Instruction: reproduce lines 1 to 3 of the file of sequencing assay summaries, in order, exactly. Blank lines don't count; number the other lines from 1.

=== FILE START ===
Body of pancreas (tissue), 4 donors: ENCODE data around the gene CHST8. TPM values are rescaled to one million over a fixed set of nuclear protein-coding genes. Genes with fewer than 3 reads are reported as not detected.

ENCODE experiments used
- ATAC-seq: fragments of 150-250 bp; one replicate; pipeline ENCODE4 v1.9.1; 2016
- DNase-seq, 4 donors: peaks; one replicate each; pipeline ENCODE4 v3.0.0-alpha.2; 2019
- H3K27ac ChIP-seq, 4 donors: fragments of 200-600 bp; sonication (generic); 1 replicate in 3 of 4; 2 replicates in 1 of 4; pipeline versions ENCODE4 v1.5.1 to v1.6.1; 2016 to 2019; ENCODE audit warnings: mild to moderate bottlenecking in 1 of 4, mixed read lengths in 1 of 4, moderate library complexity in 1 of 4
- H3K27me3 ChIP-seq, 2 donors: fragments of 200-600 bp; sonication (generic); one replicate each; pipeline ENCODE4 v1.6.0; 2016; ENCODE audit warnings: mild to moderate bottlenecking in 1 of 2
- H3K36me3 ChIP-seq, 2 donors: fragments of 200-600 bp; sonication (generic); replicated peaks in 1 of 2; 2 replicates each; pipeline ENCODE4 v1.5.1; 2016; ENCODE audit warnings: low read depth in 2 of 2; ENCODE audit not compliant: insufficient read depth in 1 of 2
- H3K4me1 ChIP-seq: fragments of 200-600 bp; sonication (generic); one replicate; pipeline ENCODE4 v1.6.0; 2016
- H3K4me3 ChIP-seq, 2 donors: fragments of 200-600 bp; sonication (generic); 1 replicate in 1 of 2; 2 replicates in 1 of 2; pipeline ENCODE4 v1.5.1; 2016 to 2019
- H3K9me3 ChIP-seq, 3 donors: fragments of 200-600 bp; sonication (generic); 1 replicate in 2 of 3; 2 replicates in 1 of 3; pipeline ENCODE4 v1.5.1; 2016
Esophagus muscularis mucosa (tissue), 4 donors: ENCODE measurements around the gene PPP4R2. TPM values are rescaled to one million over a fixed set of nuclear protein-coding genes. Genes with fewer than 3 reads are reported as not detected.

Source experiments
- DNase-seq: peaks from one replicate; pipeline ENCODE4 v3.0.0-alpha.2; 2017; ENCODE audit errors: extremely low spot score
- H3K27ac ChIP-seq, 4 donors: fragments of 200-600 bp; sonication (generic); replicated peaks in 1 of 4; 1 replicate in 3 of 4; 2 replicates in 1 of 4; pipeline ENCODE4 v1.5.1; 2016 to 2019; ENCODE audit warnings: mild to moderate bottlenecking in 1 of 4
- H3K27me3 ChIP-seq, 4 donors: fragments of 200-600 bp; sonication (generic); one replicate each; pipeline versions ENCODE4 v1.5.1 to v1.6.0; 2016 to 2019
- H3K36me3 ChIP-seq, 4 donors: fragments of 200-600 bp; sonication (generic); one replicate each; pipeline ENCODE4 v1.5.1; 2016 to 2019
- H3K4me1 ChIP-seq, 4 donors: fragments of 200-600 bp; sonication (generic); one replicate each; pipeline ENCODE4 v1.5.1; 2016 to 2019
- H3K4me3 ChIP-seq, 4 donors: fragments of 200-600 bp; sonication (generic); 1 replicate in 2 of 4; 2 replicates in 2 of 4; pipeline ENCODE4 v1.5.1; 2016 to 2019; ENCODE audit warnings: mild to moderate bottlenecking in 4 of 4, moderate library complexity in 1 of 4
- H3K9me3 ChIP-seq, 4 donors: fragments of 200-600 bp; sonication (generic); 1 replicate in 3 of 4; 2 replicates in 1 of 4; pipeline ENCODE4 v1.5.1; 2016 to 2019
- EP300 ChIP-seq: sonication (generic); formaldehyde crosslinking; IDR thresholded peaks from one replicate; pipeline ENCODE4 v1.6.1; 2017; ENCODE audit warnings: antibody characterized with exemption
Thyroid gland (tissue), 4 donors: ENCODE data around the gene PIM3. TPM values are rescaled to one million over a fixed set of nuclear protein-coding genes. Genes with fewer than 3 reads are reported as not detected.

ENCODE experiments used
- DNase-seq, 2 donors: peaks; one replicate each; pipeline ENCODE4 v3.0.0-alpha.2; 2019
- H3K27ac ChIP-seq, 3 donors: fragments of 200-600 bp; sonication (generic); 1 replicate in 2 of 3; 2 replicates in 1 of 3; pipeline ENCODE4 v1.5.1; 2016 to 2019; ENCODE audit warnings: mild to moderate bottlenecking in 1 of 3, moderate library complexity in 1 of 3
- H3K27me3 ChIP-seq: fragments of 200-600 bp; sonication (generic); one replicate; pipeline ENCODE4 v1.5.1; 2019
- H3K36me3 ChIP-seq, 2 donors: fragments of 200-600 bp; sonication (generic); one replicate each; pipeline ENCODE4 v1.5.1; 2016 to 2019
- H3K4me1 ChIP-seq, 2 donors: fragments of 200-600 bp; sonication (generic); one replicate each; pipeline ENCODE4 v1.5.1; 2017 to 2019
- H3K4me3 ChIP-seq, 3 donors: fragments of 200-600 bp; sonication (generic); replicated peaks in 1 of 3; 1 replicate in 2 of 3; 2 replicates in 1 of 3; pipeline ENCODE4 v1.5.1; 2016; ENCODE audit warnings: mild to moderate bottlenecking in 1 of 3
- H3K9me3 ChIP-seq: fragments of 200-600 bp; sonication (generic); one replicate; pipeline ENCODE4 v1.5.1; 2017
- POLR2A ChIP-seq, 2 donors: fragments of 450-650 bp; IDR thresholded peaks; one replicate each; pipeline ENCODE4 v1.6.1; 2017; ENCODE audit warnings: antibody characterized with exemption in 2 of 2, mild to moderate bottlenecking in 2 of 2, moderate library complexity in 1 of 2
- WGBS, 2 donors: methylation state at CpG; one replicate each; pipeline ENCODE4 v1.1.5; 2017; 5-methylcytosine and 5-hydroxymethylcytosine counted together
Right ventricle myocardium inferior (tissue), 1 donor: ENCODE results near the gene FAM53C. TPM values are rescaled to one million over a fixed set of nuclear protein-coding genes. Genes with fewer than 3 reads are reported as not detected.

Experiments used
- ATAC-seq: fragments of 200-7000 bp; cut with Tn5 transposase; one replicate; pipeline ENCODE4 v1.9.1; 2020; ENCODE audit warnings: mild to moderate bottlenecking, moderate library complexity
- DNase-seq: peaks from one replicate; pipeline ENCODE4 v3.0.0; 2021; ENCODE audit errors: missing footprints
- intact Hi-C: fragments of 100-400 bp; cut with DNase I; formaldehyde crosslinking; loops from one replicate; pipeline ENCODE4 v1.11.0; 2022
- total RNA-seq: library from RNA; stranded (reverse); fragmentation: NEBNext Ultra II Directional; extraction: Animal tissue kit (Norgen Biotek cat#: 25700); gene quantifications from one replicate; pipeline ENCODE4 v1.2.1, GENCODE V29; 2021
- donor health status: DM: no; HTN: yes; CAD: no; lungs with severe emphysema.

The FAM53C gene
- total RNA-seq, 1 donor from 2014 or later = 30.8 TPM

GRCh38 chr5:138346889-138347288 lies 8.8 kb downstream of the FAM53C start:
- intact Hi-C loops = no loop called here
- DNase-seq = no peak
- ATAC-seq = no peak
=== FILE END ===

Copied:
Body of pancreas (tissue), 4 donors: ENCODE data around the gene CHST8. TPM values are rescaled to one million over a fixed set of nuclear protein-coding genes. Genes with fewer than 3 reads are reported as not detected.

ENCODE experiments used
- ATAC-seq: fragments of 150-250 bp; one replicate; pipeline ENCODE4 v1.9.1; 2016